Which CTA button (they’re exactly the same size and the same color) stands out most to you?
Ensuring your CTA stands out is one of the most essential (and elementary) requirements of an optimized landing page. We do it through color contrast, copy, and (now) we know to do it by implementing principles of white-space.
Eye-direction cues use a bit of evolutionary psychology to increase your landing page’s conversions. Bear with me while I get a bit sciency on you:
Have you ever seen one of those prairie dog documentaries where the “lookout’ prairie dog makes a yipping noise to alert his prairie dog friends that danger is coming? They’re able, in an instant, to determine the exact place the lookout is looking.
Humans do the same thing. We’re incredibly good at determining where another person is looking (ilke to within a few inches from 20 feet away).
Eye-direction cues on your landing pages take into account the above evolutionary trait as well as our unconscious attraction to people’s faces. If your landing page includes an image of a person, that image will be the first thing that your traffic’s eyes land on.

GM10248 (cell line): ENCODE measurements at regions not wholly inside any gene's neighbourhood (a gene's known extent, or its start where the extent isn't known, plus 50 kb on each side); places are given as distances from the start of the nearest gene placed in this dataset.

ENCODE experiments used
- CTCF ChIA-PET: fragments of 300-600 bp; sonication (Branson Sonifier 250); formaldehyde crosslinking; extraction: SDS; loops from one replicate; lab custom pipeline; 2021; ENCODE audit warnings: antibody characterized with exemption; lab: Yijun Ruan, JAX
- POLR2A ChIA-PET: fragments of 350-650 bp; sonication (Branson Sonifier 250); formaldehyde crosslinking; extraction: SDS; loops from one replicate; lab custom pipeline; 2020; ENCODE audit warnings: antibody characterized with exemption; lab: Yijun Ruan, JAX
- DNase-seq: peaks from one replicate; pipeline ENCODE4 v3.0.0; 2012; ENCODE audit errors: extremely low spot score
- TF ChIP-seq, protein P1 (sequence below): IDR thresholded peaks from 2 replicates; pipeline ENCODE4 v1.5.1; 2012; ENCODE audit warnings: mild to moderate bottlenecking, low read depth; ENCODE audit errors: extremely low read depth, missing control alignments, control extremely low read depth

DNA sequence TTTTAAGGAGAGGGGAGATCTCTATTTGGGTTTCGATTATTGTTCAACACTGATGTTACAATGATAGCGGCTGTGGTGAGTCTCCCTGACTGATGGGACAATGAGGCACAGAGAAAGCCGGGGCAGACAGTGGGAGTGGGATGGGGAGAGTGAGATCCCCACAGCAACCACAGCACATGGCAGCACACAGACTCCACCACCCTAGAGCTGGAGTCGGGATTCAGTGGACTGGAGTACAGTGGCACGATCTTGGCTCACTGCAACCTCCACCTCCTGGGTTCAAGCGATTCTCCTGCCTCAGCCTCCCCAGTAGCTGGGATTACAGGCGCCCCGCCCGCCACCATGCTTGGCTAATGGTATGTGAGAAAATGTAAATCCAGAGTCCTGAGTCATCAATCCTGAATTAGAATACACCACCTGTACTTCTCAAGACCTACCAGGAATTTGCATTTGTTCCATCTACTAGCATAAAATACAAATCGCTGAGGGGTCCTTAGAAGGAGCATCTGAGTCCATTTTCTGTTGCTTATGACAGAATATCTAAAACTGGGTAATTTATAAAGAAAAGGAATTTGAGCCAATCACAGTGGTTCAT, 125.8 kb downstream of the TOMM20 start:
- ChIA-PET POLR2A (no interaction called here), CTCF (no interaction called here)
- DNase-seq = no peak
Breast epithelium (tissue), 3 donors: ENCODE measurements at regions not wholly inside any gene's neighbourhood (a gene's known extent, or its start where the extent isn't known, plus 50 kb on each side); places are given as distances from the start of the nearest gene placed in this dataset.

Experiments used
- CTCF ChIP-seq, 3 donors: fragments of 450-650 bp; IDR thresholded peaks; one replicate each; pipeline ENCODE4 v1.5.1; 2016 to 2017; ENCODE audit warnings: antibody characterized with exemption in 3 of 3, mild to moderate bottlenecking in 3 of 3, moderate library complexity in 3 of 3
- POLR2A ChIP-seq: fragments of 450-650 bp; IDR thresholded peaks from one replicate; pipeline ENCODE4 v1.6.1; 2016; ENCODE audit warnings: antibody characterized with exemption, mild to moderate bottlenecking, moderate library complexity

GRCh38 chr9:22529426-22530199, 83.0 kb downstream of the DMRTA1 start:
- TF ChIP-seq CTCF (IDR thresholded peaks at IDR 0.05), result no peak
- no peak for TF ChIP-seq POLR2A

And where that person is looking will be the second thing.
Here’s a real-world example from Kissmetrics:
Kissmetrics has used eye-directionality on their primary landing page for months now (which signifies to me that it’s working for them). They use it to draw attention to their USP, but it would be just as useful to draw attention to a call-to-action button, customer testimonial or benefit.
Linear cues are the most common directional cue you’re likely to see (especially on ecommerce sites and Facebook Landing Pages).
It’s not that your landing page traffic doesn’t necessarily engage or convert, it’s simply that they’re more likely to if you make it obvious.
Arrows/linear cues also include a pointed finger (though this comes across as pretty damn cheesy to me, but test it for yourself) as well as something subtle like this:
A subtle example from Salesforce:
I recommend you test out arrows and linear cues to direct attention to your CTA button (especially on Facebook Landing Pages when asking traffic to “Like” your Page to enter a social contest.
It’s likely that you’ll find more success with arrows that direct people’s behavior, rather than direct their focus. For instance, use them with “do this thing” rather than “look at this thing”.
An obvious example from Wordstream:
Arrow/Linear Cue Best Practices:
- Contrast the color of your arrows with the rest of the page, to make them more visual